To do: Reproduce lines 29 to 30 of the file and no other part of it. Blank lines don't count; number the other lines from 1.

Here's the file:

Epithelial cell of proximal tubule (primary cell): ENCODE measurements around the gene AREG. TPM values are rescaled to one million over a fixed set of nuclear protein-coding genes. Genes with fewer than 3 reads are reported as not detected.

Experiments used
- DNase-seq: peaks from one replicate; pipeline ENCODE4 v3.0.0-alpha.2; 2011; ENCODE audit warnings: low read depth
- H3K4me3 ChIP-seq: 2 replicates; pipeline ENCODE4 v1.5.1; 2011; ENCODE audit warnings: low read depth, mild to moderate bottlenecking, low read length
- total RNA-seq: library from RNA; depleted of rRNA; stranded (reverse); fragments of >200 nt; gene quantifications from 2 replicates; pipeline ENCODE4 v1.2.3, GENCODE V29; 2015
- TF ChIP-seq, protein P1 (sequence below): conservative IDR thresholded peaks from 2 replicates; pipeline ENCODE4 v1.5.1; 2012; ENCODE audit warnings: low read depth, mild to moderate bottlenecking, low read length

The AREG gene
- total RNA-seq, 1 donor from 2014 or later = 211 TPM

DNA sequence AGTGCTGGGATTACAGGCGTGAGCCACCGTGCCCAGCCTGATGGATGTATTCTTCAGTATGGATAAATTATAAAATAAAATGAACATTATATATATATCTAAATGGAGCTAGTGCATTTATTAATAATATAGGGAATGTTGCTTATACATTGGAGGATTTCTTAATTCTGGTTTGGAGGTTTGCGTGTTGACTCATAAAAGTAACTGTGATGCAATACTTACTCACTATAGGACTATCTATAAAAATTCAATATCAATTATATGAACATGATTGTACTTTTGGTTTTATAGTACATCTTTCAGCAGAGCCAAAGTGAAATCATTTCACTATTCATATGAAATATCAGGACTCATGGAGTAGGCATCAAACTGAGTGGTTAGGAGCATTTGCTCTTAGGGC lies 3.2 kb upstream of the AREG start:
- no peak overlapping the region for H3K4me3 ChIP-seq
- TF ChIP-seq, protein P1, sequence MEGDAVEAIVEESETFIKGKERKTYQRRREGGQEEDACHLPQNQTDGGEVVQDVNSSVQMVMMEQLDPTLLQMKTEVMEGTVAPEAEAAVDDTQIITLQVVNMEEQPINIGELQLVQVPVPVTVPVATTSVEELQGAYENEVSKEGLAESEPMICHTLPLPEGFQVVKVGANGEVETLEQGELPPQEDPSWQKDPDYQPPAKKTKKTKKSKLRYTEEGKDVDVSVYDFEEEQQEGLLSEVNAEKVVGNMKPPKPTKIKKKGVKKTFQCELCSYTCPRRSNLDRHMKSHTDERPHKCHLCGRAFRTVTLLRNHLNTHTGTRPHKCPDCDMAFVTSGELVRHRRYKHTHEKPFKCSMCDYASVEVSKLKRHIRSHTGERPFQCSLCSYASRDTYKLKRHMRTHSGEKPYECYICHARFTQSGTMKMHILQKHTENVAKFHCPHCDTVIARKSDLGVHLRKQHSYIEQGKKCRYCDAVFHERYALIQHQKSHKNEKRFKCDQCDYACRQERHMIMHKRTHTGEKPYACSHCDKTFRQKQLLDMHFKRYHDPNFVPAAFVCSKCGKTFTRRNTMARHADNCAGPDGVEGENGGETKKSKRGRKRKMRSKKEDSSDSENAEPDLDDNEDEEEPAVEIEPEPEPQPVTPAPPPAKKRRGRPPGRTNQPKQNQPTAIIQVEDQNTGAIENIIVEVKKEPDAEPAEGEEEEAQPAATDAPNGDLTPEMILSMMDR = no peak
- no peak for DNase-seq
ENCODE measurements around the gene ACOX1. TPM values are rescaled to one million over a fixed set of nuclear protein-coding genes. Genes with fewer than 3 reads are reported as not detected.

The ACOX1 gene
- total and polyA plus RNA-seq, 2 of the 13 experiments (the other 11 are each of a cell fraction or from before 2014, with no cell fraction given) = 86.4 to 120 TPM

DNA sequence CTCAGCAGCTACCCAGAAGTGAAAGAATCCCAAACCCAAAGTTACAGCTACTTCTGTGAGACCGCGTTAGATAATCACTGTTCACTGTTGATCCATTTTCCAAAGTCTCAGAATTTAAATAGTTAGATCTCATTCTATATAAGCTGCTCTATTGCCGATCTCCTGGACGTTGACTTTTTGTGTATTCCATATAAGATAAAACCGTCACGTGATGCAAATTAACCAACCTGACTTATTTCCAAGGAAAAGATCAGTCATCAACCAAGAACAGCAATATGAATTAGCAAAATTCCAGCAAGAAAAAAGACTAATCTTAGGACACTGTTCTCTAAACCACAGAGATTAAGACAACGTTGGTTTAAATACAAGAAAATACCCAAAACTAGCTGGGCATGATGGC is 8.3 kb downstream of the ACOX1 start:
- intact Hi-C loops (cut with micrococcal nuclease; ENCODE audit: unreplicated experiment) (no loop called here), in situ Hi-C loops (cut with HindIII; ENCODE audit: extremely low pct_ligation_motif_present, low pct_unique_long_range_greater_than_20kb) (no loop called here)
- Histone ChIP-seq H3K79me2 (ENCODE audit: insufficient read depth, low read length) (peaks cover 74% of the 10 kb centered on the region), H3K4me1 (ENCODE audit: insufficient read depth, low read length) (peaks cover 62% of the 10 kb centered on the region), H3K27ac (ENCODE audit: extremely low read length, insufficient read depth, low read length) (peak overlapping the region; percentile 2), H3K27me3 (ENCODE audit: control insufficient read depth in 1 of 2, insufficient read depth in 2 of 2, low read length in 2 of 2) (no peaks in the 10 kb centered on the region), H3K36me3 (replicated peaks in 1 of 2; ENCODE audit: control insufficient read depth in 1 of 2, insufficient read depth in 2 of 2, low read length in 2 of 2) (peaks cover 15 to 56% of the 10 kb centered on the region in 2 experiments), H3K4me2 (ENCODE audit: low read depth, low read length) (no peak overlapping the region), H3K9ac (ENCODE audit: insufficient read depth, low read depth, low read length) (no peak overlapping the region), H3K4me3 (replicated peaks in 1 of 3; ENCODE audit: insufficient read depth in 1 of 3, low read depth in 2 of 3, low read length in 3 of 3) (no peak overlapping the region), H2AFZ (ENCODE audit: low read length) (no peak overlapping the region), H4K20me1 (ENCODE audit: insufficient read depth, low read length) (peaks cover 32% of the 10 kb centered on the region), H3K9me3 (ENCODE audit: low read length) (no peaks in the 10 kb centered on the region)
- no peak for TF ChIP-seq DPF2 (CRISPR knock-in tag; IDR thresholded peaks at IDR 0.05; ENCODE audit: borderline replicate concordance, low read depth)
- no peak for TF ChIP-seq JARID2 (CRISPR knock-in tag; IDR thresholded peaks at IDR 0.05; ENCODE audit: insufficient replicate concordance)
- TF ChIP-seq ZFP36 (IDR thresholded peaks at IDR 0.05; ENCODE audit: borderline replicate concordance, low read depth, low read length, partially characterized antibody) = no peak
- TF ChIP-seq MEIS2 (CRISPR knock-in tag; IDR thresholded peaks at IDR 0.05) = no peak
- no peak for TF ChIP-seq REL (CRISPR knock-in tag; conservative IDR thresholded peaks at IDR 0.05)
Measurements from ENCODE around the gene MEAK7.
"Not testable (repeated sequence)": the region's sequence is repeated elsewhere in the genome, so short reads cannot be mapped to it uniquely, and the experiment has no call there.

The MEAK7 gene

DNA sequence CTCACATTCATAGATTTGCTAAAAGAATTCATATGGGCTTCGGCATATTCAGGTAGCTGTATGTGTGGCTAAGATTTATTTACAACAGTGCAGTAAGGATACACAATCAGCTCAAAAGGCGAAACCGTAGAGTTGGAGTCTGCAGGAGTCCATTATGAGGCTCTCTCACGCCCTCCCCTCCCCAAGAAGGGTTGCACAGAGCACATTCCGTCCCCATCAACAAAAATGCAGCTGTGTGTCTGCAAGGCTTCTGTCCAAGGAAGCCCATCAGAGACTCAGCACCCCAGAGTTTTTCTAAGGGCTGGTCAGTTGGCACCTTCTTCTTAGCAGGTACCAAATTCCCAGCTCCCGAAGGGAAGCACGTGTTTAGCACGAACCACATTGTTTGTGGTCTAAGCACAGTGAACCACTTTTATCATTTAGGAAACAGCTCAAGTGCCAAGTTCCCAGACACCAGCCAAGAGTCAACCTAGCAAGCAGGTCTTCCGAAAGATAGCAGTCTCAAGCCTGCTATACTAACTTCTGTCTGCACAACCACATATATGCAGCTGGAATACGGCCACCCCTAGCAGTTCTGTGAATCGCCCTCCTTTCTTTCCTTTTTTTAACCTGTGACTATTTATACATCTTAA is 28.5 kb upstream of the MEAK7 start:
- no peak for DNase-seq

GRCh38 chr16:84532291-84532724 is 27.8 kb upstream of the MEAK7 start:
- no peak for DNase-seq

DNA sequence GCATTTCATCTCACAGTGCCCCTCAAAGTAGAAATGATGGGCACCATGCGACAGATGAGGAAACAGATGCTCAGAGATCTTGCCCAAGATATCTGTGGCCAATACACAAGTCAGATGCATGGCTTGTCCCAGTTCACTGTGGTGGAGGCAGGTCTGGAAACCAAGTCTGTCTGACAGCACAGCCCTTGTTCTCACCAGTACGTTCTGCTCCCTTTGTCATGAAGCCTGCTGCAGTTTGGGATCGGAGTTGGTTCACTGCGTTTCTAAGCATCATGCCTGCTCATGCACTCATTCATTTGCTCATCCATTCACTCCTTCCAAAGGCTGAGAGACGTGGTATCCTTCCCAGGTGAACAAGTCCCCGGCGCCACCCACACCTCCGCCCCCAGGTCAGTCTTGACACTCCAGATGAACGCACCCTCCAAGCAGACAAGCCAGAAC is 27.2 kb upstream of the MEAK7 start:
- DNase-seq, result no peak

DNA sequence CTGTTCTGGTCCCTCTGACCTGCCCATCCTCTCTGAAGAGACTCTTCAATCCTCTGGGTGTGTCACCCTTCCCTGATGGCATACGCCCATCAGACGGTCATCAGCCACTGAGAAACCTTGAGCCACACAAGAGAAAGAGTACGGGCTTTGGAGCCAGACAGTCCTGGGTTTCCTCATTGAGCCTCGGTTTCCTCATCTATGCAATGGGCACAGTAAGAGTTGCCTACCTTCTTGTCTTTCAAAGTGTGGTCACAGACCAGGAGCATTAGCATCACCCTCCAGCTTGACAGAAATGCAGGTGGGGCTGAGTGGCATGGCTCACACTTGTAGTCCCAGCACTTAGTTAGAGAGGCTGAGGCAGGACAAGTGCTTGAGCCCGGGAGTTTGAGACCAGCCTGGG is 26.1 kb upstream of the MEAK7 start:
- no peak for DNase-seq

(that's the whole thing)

GRCh38 chr16:84532291-84532724 is 27.8 kb upstream of the MEAK7 start:
- no peak for DNase-seq